Meyer’s turn for ‘Last Lecture’

Associate professor and UW-Green Bay’s Secretary of Faculty and Academic Staff Steve Meyer is the next speaker in UW-Green Bay’s “Last Lecture Series” line-up. Meyer will present, “Forget the Three T’s: Focus on the Six C’s,” at 7 p.m. Wednesday, March 23. The Last Lecture Series is part of UWGB’s 50th Anniversary celebration. Each month a UW-Green Bay faculty member is chosen to give a public presentation on a topic of his or her choice under the premise that it’s their last. Lectures take place in the University Union’s Christie Theatre, at 2420 Nicolet Drive, Green Bay and are free open to the public. For more, see the press release.

 

UW-Green Bay Associate Professor Steve Meyer March Presenter in ‘Last Lecture’ Series

GREEN BAY – Associate professor Steve Meyer is the second to last speaker in the University of Wisconsin-Green Bay’s “Last Lecture Series” line-up. Meyer will present, “Forget the Three T’s: Focus on the Six C’s,” at 7 p.m. Wednesday, April 27.

The Last Lecture Series is part of UWGB’s 50th Anniversary celebration. Each month a UW-Green Bay faculty member is chosen to give a public presentation on a topic of his or her choice under the premise that it’s their last. Lectures take place in the University Union’s Christie Theatre, at 2420 Nicolet Drive, Green Bay and are free open to the public.

“I watched Randy Pausch’s Last Lecture online and was very moved by what he had to say,” Meyer said in regards as to why he chose his topic. “Several years ago when UWGB’s Residence Hall programmers asked me to present a Last Lecture, I thought long and hard about what I would present. It would definitely not be anything related to my academic background – in the end any knowledge I’ve gained about meteorology and climatology isn’t going to change anybody’s life or way of thinking. Like Randy Pausch, I want to leave behind a message that I believe will help people put life into perspective. To cause them to think about what they will do with the years they have left, and to be thankful for all they have experienced throughout their years.”

Meyer has been a professor at UW-Green Bay since 2001. He received his Bachelor’s at Northern Illinois University, and both his Master’s and Ph.D. at the University of Nebraska – Lincoln. He teaches courses in the Natural and Applied Sciences department. He was a FOCUS Co-director for 8 years, has twice served as chair of the University Committee and recently became the Secretary of the Faculty and Staff.

The following is the remaining Last Lecture:

  • April 13 – Phil Clampitt, Professor, Information and Computing Science, “The Magical Connection between Uncertainty, Innovation, and the Human Spirit.”

Arendt’s Last Lecture hits to the heart of American values

“Life, Liberty, and the pursuit of Happiness” were key values according to our Founders. So what would they think, then, of our 24/7 work schedules, the outsized value we place upon work and material consumption today, and the fear that drives many to acquiesce to organizational demands that run counter to their own values and needs? Have our individual rights and freedoms been sacrificed to the organizational value system? These questions were explored by Prof. Lucy Arendt in her “Last Lecture.” Unlike the past 50th Anniversary Last Lectures, hers will not be readily available on video. PBS is broadcasting the presentation at a future date. Read more and see a few photos.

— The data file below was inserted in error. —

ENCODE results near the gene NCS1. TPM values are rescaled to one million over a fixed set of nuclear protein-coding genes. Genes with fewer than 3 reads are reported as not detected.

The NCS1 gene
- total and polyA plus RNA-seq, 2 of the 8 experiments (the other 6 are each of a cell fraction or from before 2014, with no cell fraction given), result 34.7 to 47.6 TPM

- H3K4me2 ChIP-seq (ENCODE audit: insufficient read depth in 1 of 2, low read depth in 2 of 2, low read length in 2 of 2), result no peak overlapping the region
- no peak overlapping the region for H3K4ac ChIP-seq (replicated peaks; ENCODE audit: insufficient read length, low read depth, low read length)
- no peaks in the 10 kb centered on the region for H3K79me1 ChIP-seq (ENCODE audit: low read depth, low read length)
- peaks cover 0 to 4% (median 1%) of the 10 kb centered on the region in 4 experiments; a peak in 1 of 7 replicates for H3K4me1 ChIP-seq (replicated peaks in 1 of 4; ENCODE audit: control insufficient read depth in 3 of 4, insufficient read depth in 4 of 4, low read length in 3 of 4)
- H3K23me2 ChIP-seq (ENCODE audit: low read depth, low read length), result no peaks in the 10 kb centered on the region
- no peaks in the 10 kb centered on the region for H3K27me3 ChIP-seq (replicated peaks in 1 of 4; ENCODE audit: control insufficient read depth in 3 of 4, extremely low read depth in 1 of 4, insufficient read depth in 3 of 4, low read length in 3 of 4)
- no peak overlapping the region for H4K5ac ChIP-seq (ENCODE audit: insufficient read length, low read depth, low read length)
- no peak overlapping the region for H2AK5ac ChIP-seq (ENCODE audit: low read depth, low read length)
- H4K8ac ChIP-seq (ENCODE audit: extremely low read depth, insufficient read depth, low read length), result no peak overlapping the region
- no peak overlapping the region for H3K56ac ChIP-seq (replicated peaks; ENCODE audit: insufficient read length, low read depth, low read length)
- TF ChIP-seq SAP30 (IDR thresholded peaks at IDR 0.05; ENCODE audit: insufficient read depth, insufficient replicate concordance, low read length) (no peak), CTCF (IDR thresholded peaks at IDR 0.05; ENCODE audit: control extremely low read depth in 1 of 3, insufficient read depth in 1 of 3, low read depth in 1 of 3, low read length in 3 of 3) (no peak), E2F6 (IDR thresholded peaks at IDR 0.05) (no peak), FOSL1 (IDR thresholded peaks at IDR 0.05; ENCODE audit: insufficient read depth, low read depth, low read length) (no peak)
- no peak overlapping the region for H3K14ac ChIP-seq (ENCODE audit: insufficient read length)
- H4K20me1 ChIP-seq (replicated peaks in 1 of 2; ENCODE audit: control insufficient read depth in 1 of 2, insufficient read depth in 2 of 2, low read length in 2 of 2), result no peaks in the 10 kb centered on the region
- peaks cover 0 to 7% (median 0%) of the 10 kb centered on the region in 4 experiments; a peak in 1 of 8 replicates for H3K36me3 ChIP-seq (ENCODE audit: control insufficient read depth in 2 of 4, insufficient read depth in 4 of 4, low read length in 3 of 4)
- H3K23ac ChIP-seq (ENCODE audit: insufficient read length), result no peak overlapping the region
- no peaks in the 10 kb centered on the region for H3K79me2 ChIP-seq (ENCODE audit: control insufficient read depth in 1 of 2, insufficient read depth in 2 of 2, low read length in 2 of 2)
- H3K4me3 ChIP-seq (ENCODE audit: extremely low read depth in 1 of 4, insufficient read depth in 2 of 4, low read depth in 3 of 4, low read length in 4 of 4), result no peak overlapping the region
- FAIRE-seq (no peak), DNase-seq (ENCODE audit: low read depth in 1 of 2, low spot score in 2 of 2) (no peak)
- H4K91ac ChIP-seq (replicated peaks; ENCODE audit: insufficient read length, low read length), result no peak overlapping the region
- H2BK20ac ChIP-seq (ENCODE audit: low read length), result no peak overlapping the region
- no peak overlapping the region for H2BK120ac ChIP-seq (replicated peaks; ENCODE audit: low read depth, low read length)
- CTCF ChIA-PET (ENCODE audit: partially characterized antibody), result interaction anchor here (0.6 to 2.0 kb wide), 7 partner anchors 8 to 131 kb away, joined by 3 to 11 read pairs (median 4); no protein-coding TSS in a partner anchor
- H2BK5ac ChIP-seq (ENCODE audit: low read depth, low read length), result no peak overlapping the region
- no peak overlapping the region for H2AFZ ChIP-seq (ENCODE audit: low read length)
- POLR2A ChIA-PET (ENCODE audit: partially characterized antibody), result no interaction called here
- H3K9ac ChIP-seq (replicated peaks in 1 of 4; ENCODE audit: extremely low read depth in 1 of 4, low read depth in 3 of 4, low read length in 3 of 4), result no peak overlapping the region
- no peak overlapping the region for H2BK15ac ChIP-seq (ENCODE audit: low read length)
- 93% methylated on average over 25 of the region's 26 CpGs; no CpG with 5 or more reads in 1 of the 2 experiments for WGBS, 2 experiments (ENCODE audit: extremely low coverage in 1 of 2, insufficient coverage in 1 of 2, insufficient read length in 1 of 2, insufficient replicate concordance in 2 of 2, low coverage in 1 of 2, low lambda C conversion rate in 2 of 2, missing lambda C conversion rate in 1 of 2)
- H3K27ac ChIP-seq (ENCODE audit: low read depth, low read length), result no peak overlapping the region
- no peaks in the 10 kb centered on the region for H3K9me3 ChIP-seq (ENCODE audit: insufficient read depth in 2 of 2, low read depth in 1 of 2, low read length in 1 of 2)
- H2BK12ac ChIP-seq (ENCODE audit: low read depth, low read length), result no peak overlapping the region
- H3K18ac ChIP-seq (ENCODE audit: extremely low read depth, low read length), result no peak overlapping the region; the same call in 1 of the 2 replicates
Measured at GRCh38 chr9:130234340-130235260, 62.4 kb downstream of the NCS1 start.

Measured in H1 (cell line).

Arendt’s lecture hits at the heart of America’s values, long ago and today

“Life, Liberty, and the pursuit of Happiness” were key values according to our country’s founders. So what would they think, then, of our 24/7 work schedules, the outsized value we place upon work and material consumption today, and the fear that drives many to acquiesce to organizational demands that run counter to their own values and needs? Have our individual rights and freedoms been sacrificed to the organizational value system.”

These were a few of the questions explored by Austin E. Cofrin School of Business Professor Lucy Arendt on Wednesday to a packed house of UW-Green Bay students, faculty members, staff and community members. One of her areas of expertise lies in understanding how leaders within organizations make their decisions as well as the consequences of those decisions, on both the organization and the individuals who work within it. Her lecture, title “Made to Serve: The Tragic corruption of America’s Founding Values,” spoke to a trend she says she has seen through her research on the subversion of individual rights and freedoms to organizational goals, including profit.

Arendt’s lecture was the fourth of six in a series featuring UW-Green Bay professors giving capstone lectures on topics in their area. The Last Lecture Series was created as part of UW-Green Bay’s 50th anniversary. Arendt’s lecture was also the first in the series to be filmed by PBS for the University Place  program. When production is complete in a few months, Arendt’s lecture will be featured on The Wisconsin Channel of PBS as well as located in the online University Place lectures archive. UW-Green Bay will provide links to the lecture at that time.

Coming up in the Last Lecture series:

  • March 23 — Steve Meyer, Associate Professor, Natural and Applied Sciences
    “Forget the Three T’s: Focus on the Six C’s”
  • April 13 — Phil Clampitt, Professor, Information and Computing Science
    “The Magical Connection between Uncertainty, Innovation, and the Human Spirit.”

Past lectures

Click to advance slideshow or view the album on Flickr.
Lucy Arendt Last Lecture 2-17-16

– Photos by Kayla Ermer, Marketing and University Communication Student Intern

Reminder: Arendt gives Last Lecture Wednesday evening